Thursday, August 29, 2013

Editors wanted (Puzzle No 3,292)

No, not for Hot and Trazom, who have done a good deal of editing themselves, but for just about anyone else who intends to have someone apply ink to pieces of paper and then sell the resulting product for cash money.  As an editor myself (I’ve edited the train riders’ newsletter in Philadelphia for more than twenty years: a couple thousand pages and millions of words), I cringe at seeing some of the stuff that makes it into print, even in major newspapers.  I sometimes cringe to re-read earlier blog posts and other online publications of mine too, to be honest.

First it was desktop publishing, and then it was blogging.  Each of those reduced the number of steps between the producer of an idea and the consumer.  In fact, the invention of the printing press started the process--before then, written works were either copied out by the reader or by someone the reader commissioned to do it (like inking a Torah).  But it also reduced the number of eyes of people perusing the work and querying the author if s/he really intended something to read the way it does.

So we’re in the same boat with puzzle-related stuff.  We have the great fortune of the Web bringing us many more choices of puzzles to solve.  Twenty years ago, Games magazine and its peers were the main source of new cryptic and variety puzzles in America.  Today there are blogs devoted exclusively to Rows Gardens (as well as to cryptics published in national opinion magazines...) and Games is working hard to survive.  Authors and content have increased: editing resources have not kept pace, leading to books that read like a blog archive and posts where the blogger didn’t realize he forgot to update the instructions from a previous puzzle.

I worked a bunch of the puzzles in Roger Wolff’s new book of variety cryptics while I was in San Francisco and Nantucket.  While the puzzles were enjoyable, there were moments in most of them that I found a bit jarring.  A good editor would have noticed them and suggested revisions.  In a self-published book, the author is in it alone, or mostly alone.  Wolff acknowledges that lack, and thanks the purchasers of the first edition who e-mailed corrections and complaints.  But there are still some clues that don’t work quite right, and some bits of fill that would benefit from revision.  Wolff’s style is clear and steady, most of the themes work well, and the puzzles are pitched at a moderate level of difficulty that should satisfy most solvers.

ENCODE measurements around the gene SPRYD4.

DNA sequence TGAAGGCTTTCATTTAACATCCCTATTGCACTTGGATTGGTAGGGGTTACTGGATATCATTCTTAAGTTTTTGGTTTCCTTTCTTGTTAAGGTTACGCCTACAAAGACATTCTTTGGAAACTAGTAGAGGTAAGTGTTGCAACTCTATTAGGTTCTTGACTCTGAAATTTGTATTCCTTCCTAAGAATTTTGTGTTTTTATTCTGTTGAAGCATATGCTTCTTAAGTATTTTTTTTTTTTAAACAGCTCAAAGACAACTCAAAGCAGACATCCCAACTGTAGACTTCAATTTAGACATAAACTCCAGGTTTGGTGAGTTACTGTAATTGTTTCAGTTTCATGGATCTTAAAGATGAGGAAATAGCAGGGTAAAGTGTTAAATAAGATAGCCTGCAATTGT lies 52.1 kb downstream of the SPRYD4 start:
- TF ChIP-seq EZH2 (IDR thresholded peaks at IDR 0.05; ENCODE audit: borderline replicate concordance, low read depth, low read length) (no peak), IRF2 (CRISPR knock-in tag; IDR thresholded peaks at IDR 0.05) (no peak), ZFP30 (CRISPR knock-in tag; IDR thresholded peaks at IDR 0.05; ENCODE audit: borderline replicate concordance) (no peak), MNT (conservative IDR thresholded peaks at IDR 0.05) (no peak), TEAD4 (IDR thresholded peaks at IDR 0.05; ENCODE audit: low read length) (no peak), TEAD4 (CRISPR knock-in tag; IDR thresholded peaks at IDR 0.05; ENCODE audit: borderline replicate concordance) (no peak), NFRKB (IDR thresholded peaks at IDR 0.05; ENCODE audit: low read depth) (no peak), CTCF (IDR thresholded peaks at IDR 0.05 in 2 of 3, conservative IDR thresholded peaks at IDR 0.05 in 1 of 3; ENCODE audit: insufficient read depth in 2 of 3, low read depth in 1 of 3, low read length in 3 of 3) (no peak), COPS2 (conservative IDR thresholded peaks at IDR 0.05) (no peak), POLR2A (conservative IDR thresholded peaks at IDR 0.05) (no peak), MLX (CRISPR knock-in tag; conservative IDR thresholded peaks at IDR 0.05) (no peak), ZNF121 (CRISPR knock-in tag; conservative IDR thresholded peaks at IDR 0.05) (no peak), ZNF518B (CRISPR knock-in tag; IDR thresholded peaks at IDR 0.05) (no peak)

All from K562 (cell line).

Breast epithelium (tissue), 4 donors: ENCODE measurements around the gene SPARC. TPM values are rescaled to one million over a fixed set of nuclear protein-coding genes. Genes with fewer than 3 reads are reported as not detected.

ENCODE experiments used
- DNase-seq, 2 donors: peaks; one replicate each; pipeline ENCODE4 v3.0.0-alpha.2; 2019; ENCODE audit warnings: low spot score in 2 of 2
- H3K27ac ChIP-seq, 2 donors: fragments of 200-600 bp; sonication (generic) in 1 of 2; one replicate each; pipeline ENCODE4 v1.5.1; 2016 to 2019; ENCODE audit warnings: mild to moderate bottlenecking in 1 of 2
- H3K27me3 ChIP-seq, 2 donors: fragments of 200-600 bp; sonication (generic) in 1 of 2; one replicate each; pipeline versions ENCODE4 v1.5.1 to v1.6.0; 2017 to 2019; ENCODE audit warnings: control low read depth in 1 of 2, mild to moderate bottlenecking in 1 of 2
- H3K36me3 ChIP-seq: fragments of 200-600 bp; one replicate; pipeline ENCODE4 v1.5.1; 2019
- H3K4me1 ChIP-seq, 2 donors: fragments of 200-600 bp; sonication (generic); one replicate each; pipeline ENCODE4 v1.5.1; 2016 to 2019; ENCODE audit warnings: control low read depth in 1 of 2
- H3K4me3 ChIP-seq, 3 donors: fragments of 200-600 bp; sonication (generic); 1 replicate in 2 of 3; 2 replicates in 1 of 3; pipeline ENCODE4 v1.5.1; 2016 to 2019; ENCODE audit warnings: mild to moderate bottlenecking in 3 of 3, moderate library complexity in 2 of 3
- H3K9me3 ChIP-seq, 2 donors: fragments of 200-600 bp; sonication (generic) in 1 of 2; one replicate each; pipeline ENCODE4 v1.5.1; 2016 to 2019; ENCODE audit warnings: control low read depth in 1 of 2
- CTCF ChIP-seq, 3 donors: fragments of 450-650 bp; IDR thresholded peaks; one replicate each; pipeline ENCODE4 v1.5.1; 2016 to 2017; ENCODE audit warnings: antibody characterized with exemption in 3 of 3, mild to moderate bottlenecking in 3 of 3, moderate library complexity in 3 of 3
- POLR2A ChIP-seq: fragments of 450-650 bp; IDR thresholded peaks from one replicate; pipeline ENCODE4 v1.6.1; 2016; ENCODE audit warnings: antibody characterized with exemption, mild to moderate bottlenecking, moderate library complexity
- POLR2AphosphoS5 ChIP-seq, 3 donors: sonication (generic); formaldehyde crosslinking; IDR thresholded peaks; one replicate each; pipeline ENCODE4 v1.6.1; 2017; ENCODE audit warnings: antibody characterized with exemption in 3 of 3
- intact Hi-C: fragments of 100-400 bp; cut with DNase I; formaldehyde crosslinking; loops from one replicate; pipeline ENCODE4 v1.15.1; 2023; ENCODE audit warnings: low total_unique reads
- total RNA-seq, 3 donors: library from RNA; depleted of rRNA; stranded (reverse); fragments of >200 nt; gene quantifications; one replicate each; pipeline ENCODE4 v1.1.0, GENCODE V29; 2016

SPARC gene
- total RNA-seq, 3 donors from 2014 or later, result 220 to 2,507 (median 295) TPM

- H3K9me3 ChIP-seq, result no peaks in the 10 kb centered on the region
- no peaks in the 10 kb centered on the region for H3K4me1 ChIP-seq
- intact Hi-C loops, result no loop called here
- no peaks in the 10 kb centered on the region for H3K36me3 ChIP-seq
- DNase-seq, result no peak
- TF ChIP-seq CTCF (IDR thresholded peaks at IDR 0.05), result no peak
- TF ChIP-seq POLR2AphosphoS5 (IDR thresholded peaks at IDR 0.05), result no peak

Worth buying?  Yes.  There’s definitely still a place for paper and pencil (though I would have preferred to get these in Puzzazz and save the printing and mailing expenses) and all solvers ought to have at least one actual books of puzzles to work on when the captain has turned the “fasten seat belt” sign on and all electronic devices must be powered off.  But if something’s worth printing and selling on Amazon, it’s worth paying an editor to look at.

You might wonder if there are errors in this week’s The Nation puzzle, but I didn’t find much of anything to complain about: impressive for a puzzle where there are so many theme- and cross-references.  We’re back to the weekly schedule this issue, and back to school, so Hot and Trazom had no qualms about making this a hard one.

Puzzle No. 3,292

Link to puzzle:

Hozom’s comment:  “More Unique,” in which Hot and Trazom elaborate on the subject of clues with more than one answer, and remind us of another excellent creation (by Kevin Wald and Guy Jacobson) in the NPL book Hot and Trazom edited.  Like the “Clinton elected” puzzle, this had two distinct solutions.

Degree of difficulty (by standards of this weekly puzzle): hard, though getting easier once you get the theme figured out.

Themework: lots of cross references.

The adjective that came to mind when I was working this one was “jazzy.”  There are themes and variations (though not “Theme and Variations” as Sondheim and Maltby have each constructed) and I envisioned Hot and Trazom having a good time working on this: each riffing off a particular set of notes.

Comment at will.  But no hints until Monday!


  1. The Wald/Jacobson puzzle, seen a whole grid, has a unique solution (save for a mirror image) -- so it's not like the "Clinton elected" puzzle. It is each clue that has two solutions: one is entered across, one is entered down, creating what is called a double square in NPL parlance.

  2. In my case, while I do have aspirations of being a professional puzzle constructor, right now I am trying to build up my chops by writing puzzles on a weekly schedule. If and when I make the transition to writing puzzles for pay, I fully intend to avail myself of test-solving and editing resources. While I do presently solicit donations on my site, it is more of an experiment than a business model, and is intended primarily for the occasional extravaganzas that I write, which take more effort and do get extensively vetted. In any event, I do appreciate having my errors pointed out, and one advantage of having a digital platform is that such errors are easy to correct.


If you're responding to a hint request, please remember not to give more information than necessary. More direct hints are allowed after Monday.